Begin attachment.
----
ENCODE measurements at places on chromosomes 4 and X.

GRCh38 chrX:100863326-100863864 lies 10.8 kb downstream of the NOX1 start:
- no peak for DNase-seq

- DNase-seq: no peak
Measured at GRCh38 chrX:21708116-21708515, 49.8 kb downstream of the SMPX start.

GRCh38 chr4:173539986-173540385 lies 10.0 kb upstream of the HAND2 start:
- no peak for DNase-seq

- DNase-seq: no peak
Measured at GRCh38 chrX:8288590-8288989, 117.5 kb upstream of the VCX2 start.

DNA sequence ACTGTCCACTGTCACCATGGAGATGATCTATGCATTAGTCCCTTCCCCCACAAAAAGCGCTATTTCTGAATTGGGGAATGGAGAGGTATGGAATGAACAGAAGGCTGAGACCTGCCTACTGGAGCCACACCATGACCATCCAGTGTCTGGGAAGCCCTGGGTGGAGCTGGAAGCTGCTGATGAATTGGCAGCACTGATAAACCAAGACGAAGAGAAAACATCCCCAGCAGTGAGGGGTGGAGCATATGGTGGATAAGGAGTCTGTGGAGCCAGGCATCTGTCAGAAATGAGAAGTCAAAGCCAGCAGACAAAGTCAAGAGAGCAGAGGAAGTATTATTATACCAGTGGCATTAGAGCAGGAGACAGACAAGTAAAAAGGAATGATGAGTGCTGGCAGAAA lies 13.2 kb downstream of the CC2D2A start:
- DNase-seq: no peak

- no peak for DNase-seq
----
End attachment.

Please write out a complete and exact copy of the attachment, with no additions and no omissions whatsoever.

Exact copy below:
ENCODE measurements at places on chromosomes 4 and X.

GRCh38 chrX:100863326-100863864 lies 10.8 kb downstream of the NOX1 start:
- no peak for DNase-seq

- DNase-seq: no peak
Measured at GRCh38 chrX:21708116-21708515, 49.8 kb downstream of the SMPX start.

GRCh38 chr4:173539986-173540385 lies 10.0 kb upstream of the HAND2 start:
- no peak for DNase-seq

- DNase-seq: no peak
Measured at GRCh38 chrX:8288590-8288989, 117.5 kb upstream of the VCX2 start.

DNA sequence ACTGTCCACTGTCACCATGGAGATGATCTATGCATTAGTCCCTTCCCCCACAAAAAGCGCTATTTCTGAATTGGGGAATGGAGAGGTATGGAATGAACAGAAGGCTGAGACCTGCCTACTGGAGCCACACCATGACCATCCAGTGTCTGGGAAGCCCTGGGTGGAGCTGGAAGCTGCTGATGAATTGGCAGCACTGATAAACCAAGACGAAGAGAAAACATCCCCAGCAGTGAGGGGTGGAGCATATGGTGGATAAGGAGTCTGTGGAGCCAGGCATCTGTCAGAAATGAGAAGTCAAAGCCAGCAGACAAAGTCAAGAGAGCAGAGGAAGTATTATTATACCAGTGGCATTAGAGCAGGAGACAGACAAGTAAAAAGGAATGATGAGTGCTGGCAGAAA lies 13.2 kb downstream of the CC2D2A start:
- DNase-seq: no peak

- no peak for DNase-seq